In turn they have reinvested around £60m in signing eight new faces, Saphir Taider being excluded from these lists entirely after his bizarre 26 day stop at St Mary’s.
The maths is pretty simple then. There is more meaningful depth to the Saints squad because they have only brought in players that are going to add genuine competition at first team level.
And, in terms of reinvesting the money they brought in, the numbers are pretty close too.
Saints have spent about £60m, plus a couple of no doubt reasonable loan fees.
Krueger always said it would be a mixture of wages and fees, and so it is likely that Saints have spent or at least committed the majority of what they have received, especially when you consider they lost a quarter of the money for Lallana to Bournemouth too, which means their real cash intake was nearer £85m.
The far more subjective area is whether they have a stronger squad.
By stronger you are effectively meaning better, which therefore has to lead on to being better on the field.
It is a hard judgement to make, mainly because we cannot possibly call it after just a few games, and with a couple of the new faces having only just arrived at the club.
It is perhaps more useful to look at it area by area.
There can be no question that Saints are better off when it comes to goalkeepers.
Fraser Forster is a great acquisition, and is without question an improvement, so all good there.
At the back Saints look pretty good too.
At left back they lost Shaw, but in Ryan Bertrand, even if it is initially on loan, they have covered the teenager’s departure well.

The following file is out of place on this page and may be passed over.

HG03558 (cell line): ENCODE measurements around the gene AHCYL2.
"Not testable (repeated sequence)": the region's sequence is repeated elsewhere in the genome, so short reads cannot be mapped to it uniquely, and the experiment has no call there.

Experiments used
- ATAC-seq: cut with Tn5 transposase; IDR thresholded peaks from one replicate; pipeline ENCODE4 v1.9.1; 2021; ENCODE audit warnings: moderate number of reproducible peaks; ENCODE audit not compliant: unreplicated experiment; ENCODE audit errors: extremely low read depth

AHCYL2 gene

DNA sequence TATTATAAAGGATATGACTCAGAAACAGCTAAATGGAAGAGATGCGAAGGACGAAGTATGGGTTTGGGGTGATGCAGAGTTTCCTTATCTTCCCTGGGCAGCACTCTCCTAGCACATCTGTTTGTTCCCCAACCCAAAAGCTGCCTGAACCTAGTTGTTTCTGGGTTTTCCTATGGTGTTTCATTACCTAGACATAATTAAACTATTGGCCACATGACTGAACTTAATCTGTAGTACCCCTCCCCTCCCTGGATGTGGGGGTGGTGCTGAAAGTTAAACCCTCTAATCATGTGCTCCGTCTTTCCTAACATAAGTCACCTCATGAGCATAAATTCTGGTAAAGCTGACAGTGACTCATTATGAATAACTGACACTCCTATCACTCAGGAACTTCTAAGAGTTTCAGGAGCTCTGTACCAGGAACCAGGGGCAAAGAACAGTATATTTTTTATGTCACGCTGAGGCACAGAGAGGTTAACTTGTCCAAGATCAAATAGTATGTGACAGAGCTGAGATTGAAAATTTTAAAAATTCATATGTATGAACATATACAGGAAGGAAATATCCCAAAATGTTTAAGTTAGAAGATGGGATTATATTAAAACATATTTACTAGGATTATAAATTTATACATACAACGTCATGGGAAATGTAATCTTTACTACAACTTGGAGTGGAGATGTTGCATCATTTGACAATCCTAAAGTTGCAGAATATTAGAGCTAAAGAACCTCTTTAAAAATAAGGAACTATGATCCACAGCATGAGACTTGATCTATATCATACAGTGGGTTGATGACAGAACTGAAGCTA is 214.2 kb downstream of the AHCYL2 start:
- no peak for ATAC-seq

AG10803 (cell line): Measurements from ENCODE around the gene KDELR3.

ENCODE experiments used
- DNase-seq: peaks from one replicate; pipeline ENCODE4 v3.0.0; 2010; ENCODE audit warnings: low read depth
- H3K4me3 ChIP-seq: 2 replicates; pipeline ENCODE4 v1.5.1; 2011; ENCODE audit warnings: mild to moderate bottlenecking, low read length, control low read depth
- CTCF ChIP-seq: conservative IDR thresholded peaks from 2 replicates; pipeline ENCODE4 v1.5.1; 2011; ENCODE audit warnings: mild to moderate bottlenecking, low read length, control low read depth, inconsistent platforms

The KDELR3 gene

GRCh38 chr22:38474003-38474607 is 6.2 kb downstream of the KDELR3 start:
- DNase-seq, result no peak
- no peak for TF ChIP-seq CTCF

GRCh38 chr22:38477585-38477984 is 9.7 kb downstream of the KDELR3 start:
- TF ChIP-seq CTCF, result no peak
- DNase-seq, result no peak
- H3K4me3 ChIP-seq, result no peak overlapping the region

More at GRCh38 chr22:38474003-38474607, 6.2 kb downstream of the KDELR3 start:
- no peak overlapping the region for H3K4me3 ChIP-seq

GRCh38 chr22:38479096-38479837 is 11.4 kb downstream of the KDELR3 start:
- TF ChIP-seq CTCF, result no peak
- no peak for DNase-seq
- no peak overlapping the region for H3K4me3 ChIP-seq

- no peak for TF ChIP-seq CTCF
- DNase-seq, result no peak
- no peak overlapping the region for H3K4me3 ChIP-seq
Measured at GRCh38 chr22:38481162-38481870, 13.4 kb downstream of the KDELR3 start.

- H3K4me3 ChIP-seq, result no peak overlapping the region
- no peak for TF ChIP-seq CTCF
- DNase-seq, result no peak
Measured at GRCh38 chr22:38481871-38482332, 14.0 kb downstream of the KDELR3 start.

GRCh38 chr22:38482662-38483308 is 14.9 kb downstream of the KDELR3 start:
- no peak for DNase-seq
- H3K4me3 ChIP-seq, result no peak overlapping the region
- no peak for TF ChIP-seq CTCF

With all due respect, a club like Saints do not have to have the best left back in the world, but they do need a competent and experienced player who will perform consistently well at the top level. They have got themselves exactly that.
In the other full back position it was always a battle between Nathaniel Clyne and Calum Chambers anyway. It’s not a battle any longer, and Toby Alderweireld adds brilliant cover.
The centre of defence has seen the departure of one big name in Dejan Lovren, but the arrival of two potential stars.
That Saints got £20m for Lovren was a good bit of business when taken in isolation. He had only enjoyed one decent season in the Premier League, and Saints fans will recall he was not at his best either for the final third of the campaign.
In the defensive midfield areas there is no change.
Ronald Koeman showed his leadership qualities by somehow keeping Schneiderlin at the club and getting him to focus again on playing for Saints.
It is probably the attacking areas which took the biggest hit.
With Rodriguez inured, and Lambert and Lallana departing, it left some big boots to fill.
That’s where a total combined investment of around £44m on Graziano Pelle, Dusan Tadic, Shane Long and Sadio Mane has come in.
The big worry at Saints has been where the goals are coming from, but Koeman has equipped his squad with a host of new signings to try and deliver some serious firepower.
In effect, they lost two players in those roles, albeit their star turns, and have brought in four new faces, with Rodriguez still to come back in too.
Again, the proof will be in the goalscoring charts at the end of the season, and whether Lambert and Lallana have been missed or not in that respect.
But it is again evidence that Saints might actually have done pretty well in a tricky situation.
What’s for sure is that it is not the apocalyptic summer that some were predicting when the sales were at their height.
This is a very different squad, under a different manager, and playing a slightly different way.
Things are new and fresh and, Krueger would no doubt say, exciting.
He might well feel ready as he wakes up this morning to look people in the eye and tell them he has delivered on his promise.